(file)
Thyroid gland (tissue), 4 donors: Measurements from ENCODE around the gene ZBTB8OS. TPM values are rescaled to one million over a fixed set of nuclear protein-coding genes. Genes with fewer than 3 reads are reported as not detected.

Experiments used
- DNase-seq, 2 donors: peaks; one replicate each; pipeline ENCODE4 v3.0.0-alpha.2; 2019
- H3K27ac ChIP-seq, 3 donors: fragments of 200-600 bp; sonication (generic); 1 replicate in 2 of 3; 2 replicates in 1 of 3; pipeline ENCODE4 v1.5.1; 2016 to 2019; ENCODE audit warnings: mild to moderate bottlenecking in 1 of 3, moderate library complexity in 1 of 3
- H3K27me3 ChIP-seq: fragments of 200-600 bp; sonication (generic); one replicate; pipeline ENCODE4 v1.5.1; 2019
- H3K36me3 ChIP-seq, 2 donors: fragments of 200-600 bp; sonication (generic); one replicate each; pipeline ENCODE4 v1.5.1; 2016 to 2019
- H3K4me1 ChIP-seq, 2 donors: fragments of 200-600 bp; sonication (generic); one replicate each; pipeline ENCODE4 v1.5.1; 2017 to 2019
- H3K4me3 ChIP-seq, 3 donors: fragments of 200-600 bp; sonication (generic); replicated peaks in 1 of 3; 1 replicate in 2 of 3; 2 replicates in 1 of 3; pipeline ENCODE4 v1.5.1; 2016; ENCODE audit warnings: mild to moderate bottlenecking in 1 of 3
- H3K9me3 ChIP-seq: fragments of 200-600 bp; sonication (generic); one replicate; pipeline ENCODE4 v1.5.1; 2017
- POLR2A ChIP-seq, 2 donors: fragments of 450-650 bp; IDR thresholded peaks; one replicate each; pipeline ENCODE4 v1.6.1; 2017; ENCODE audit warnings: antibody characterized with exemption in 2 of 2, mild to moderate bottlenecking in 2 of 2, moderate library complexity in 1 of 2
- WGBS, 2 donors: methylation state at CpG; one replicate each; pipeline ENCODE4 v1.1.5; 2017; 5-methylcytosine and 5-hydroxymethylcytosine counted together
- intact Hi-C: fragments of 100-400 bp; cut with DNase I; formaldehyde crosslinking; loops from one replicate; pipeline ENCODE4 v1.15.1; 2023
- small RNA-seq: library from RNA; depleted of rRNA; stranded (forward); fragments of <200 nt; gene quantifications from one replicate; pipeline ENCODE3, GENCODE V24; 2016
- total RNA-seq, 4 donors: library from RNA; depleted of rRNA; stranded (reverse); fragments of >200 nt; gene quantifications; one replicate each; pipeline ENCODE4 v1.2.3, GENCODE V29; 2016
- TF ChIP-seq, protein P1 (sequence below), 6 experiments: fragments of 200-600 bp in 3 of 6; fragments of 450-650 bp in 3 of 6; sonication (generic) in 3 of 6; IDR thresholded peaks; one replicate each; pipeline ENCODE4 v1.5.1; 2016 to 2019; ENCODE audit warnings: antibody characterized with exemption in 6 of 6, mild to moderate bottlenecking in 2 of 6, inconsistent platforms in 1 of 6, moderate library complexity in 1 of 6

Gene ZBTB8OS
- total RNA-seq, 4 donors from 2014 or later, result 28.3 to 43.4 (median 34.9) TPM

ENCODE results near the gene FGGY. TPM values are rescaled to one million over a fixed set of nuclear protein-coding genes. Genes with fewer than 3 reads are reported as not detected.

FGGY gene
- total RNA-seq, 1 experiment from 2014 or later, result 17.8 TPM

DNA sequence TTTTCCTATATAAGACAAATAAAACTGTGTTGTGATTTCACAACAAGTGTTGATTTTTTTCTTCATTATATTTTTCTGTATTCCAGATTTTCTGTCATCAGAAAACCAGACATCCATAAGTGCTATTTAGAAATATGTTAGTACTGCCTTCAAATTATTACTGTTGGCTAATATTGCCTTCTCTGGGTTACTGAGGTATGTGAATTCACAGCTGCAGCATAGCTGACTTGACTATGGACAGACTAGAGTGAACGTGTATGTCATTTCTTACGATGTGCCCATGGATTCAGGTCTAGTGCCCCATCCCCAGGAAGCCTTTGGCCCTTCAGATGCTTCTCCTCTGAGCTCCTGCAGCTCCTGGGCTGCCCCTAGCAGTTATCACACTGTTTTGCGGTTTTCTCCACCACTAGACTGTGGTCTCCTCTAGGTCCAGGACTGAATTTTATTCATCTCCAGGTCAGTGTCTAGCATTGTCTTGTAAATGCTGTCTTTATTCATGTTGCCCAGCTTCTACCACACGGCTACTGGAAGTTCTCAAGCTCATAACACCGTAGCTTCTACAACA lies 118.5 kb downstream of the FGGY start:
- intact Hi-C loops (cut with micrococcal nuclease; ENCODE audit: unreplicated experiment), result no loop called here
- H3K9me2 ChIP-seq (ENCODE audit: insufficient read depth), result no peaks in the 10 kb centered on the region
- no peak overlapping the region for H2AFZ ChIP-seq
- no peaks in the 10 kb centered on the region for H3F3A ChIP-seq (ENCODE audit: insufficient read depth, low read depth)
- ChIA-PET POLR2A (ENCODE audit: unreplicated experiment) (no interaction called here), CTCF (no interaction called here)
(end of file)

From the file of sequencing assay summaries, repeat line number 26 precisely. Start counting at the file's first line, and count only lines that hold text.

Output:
- ChIA-PET POLR2A (ENCODE audit: unreplicated experiment) (no interaction called here), CTCF (no interaction called here)